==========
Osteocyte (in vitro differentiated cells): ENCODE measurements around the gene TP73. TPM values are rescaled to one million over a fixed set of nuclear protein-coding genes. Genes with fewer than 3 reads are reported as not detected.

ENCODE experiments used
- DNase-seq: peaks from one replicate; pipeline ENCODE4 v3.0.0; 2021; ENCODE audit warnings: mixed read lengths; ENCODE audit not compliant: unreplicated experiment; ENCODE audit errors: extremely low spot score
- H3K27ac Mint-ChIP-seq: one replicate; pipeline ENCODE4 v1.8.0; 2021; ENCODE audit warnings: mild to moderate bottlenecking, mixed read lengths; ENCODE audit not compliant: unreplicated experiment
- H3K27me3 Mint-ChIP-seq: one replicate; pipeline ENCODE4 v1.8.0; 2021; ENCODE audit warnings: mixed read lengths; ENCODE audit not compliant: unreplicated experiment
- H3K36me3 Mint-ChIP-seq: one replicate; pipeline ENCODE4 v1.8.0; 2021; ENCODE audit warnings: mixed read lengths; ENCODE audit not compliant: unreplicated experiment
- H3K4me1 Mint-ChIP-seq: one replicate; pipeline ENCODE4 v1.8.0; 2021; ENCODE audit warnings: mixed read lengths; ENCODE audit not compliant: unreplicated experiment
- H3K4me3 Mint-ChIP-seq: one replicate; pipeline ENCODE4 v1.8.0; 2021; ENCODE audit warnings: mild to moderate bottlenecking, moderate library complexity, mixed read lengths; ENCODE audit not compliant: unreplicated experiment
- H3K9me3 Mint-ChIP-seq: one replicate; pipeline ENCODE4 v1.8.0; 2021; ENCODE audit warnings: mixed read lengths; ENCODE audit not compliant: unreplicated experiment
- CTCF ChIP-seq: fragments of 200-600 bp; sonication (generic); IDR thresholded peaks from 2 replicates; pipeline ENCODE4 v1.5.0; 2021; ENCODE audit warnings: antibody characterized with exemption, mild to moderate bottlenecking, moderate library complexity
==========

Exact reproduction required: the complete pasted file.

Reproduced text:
Osteocyte (in vitro differentiated cells): ENCODE measurements around the gene TP73. TPM values are rescaled to one million over a fixed set of nuclear protein-coding genes. Genes with fewer than 3 reads are reported as not detected.

ENCODE experiments used
- DNase-seq: peaks from one replicate; pipeline ENCODE4 v3.0.0; 2021; ENCODE audit warnings: mixed read lengths; ENCODE audit not compliant: unreplicated experiment; ENCODE audit errors: extremely low spot score
- H3K27ac Mint-ChIP-seq: one replicate; pipeline ENCODE4 v1.8.0; 2021; ENCODE audit warnings: mild to moderate bottlenecking, mixed read lengths; ENCODE audit not compliant: unreplicated experiment
- H3K27me3 Mint-ChIP-seq: one replicate; pipeline ENCODE4 v1.8.0; 2021; ENCODE audit warnings: mixed read lengths; ENCODE audit not compliant: unreplicated experiment
- H3K36me3 Mint-ChIP-seq: one replicate; pipeline ENCODE4 v1.8.0; 2021; ENCODE audit warnings: mixed read lengths; ENCODE audit not compliant: unreplicated experiment
- H3K4me1 Mint-ChIP-seq: one replicate; pipeline ENCODE4 v1.8.0; 2021; ENCODE audit warnings: mixed read lengths; ENCODE audit not compliant: unreplicated experiment
- H3K4me3 Mint-ChIP-seq: one replicate; pipeline ENCODE4 v1.8.0; 2021; ENCODE audit warnings: mild to moderate bottlenecking, moderate library complexity, mixed read lengths; ENCODE audit not compliant: unreplicated experiment
- H3K9me3 Mint-ChIP-seq: one replicate; pipeline ENCODE4 v1.8.0; 2021; ENCODE audit warnings: mixed read lengths; ENCODE audit not compliant: unreplicated experiment
- CTCF ChIP-seq: fragments of 200-600 bp; sonication (generic); IDR thresholded peaks from 2 replicates; pipeline ENCODE4 v1.5.0; 2021; ENCODE audit warnings: antibody characterized with exemption, mild to moderate bottlenecking, moderate library complexity